Has it really been six years already? The last time the University of Florida played in the SEC Championship game, I was still but a lowly undergrad, living in an off campus apartment with one of the sloppiest female roomates in the history of time while simultaneously dating two different girls. An awful lot has happened to both myself and Florida Football in that span of time. Too much to recount here, that’s for sure. Suffice it to say, both have changed for the better (Well at least Florida Football, as for me…I’m not so sure). What’s the point of all this you ask? There is none, other than to say: It’s been a very, very long time since the University of Florida was able to play for a conference title. For a school which seemed to compete for the SEC crown every year during the 1990’s, this dry spell has been both unwelcome and unsettling. There was an entire decades worth of UF students (myself included) who considered it their right to play in Atlanta each December. For this group, tomorrow has been a long time comin’, and now it seems as if tomorrow will never come. (Seriously, how am I expected to make it until 9 pm tomorrow night without having a nervous breakdown? McFadden is so very frightening.)

As for the actual game, well, I don’t know what to think at this point. On paper, it seems to line up in Florida’s favor. Florida’s offensive strength is the passing game, led by a senior QB and a fleet of talented WRs. Arkansas struggles to stop the pass and plays almost exclusively man-to-man defense in the secondary. While I have no doubt that Arkansas has talented corners, I have yet to see a group of corners in the country who can consistently cover Florida’s receivers when the Gators spread the field. On defense, Florida excels at stuffing the run (though it’s been less dominant since the loss of DT Marcus Thomas) while Arkansas’ offensive success is almost entirely dependent on its ability to run the ball with their two talented tailbacks (Darren “Night Terrors” McFadden and Felix Jones).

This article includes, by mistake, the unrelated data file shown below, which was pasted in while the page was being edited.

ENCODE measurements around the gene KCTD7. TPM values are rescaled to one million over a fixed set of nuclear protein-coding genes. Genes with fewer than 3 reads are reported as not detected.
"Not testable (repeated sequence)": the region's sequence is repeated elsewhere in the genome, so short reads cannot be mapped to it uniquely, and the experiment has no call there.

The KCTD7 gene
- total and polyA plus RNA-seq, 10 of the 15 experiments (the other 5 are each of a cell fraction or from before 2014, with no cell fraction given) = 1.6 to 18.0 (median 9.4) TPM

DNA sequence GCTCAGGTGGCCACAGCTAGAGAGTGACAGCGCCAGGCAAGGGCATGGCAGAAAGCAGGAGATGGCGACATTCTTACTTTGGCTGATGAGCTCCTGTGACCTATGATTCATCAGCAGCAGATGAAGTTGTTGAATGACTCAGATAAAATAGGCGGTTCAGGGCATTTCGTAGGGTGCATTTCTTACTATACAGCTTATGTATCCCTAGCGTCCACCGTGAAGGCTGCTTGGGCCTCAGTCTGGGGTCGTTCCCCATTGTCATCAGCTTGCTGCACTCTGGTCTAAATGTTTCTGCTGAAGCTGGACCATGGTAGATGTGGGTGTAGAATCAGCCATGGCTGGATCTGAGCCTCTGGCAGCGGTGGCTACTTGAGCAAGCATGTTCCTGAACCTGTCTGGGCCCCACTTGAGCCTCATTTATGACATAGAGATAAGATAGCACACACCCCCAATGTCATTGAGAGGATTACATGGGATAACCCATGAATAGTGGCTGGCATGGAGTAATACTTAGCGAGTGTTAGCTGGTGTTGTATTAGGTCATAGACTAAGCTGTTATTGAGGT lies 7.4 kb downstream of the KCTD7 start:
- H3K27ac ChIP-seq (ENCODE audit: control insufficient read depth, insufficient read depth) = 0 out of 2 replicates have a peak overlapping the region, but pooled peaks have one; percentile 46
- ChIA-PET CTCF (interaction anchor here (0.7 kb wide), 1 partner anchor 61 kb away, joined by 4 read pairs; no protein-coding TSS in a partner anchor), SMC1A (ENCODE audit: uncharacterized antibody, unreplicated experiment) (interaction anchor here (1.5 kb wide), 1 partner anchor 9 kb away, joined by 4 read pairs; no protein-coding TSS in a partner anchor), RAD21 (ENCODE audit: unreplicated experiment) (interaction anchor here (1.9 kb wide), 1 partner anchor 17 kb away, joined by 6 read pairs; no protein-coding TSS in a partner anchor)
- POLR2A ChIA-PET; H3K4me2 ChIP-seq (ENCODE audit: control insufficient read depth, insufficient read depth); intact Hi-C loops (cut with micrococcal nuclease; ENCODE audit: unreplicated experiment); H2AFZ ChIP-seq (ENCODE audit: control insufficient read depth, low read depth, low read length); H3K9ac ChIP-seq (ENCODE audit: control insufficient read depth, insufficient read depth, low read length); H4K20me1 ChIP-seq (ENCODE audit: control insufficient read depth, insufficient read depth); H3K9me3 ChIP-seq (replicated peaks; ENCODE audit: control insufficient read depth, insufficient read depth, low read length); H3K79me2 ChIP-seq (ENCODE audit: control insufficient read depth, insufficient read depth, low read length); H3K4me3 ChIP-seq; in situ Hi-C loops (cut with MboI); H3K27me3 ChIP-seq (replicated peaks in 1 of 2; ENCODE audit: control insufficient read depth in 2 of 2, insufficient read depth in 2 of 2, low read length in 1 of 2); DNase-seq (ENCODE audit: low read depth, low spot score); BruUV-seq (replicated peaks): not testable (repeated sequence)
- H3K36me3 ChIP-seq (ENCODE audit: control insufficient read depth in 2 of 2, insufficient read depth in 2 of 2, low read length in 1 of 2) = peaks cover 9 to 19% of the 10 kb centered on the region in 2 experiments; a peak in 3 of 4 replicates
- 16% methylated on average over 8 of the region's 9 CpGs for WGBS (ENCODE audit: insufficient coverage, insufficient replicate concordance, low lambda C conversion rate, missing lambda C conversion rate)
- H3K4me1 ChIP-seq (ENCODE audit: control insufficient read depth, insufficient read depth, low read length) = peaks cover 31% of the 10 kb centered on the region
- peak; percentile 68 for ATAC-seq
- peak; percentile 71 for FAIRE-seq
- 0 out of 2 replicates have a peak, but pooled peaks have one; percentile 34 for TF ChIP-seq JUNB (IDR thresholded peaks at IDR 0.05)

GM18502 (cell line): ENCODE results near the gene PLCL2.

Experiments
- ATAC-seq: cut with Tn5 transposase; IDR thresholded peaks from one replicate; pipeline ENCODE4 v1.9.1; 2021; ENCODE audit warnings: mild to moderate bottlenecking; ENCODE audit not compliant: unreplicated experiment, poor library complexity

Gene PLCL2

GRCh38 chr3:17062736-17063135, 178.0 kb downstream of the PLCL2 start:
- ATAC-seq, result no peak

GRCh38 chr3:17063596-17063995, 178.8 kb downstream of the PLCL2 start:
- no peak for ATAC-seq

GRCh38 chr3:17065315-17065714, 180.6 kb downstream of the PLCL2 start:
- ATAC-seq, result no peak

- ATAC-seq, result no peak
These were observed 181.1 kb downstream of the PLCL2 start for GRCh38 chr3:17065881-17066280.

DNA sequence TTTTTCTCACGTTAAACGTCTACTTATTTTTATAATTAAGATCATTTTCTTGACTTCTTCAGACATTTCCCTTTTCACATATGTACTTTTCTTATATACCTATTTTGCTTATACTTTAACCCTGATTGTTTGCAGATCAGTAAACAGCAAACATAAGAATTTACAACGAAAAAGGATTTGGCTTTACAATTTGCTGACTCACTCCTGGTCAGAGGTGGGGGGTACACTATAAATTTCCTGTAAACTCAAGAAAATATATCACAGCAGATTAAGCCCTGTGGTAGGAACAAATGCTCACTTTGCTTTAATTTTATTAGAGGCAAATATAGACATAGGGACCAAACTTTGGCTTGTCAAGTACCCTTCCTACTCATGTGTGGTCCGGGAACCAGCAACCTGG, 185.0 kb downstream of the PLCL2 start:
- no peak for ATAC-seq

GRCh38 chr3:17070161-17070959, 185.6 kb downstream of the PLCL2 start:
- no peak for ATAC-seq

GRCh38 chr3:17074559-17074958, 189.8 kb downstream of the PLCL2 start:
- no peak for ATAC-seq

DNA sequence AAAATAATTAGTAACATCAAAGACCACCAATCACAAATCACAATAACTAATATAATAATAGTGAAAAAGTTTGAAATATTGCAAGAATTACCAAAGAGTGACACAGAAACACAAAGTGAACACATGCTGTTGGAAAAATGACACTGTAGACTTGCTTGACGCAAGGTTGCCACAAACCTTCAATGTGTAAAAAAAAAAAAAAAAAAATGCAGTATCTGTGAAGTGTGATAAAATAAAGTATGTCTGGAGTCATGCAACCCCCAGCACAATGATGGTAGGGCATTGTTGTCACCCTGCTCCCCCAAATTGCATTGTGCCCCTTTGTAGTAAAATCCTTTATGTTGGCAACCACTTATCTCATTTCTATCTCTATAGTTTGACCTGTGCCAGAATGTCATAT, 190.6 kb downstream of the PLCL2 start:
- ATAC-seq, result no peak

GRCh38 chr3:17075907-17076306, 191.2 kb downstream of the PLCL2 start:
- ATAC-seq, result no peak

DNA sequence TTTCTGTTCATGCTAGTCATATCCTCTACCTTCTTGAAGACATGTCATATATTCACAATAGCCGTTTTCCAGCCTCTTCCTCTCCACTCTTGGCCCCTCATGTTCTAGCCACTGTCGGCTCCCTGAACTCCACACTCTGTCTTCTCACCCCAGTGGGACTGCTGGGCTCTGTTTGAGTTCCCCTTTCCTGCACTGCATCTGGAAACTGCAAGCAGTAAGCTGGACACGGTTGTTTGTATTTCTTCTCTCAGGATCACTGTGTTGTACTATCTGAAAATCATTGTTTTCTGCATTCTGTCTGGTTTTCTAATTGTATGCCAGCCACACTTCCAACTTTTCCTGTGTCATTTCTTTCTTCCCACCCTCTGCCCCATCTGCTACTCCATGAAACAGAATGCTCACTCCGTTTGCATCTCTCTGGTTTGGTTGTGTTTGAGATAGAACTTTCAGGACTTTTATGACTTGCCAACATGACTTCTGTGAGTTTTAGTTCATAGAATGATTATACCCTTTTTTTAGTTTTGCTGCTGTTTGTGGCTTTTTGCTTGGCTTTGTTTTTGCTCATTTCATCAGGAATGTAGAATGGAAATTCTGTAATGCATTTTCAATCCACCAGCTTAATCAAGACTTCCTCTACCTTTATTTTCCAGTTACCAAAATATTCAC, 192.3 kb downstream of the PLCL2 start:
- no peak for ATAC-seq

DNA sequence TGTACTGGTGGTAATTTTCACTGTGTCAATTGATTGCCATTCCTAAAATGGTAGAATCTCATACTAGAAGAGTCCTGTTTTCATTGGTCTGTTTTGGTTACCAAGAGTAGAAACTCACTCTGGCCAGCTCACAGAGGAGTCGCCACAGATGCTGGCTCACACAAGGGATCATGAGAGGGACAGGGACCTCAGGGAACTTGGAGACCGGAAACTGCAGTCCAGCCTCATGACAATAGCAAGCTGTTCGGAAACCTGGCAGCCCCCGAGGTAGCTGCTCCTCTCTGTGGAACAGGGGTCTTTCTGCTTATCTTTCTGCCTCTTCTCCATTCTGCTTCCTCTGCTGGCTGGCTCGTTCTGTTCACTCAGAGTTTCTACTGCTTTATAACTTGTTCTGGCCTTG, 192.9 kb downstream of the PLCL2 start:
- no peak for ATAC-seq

For further proof of this, one need only look at Arkansas QB Casey Dick’s line from last week’s loss to LSU, 3-19 for 29 yards. Those numbers aren’t just bad, they’re atrocious. Even my retard, excuse me, “slow” 12 year old cousin doesn’t put up numbers that bad on All-Madden Level…and she’s got no thumbs! Looking at those stats, It would seem that Florida need only stack the box and stuff the run to win this game. However, Arkansas’ rushing attack is so dominant that it seems able to thrive with or without any hint of presence from the passing game. Much of the reason for this is Arkansas’ use of McFadden at QB in a package OC Guz Mazahn calls “Wildcat” (He is, apparently, a big Goldie Hawn fan). This package allows Arkansas to get both McFadden and Jones in the same backfield while also supplying either back with an extra blocker. The first time I saw this package in use was Arkansas’ thrashing of Tennessee a few weeks back. I was so frightened by the prospect of this use of the already beastly McFadden that I immediately called my friend Vitas and instructed him to change the channel so that he could see what I was seeing. After he did this we both sat silent on the phone for a few minutes staring at our respective TV screens in abject horror before we both finally cursed a few times and hung up.
Florida obviously must stop the Razorbacks’ rushing attack to win this game, but they must also avoid giving up big plays in the passing game to Arkansas WR Marcus Monk when he’s locked up in man-to-man coverage. While none of Arkansas’ QBs strike much fear in my heart, Monk’s size and physicality are imposing enough to allow them to throw up jump balls that can take advantage of a defense stacking the box with 8 or 9 guys. So what have we learned here? Other than that I have a healthy fear of Darren McFadden, probably not much. In light of that, I present you with a few of my “Keys to the Game” ( I totally made that up just now. I know, I’m awesome)

Reggie Nelson: I said it last week and I’ll say it plenty more over the next few weeks. If there is a better, more impactful defensive player in America, well, I’d like to see him. Nelson hits like a truck and has the closing speed of, um, something with amazing closing speed. His play in centerfield will be key for the Gator defense. He needs to be able to provide some run support while still being able to get over to the sidelines and defend the jump balls that Arkansas seems so fond of. Furthermore, an early pick and/or decapitation will go a long way toward making Razorback receivers a little more reticent to go up and chase deep balls.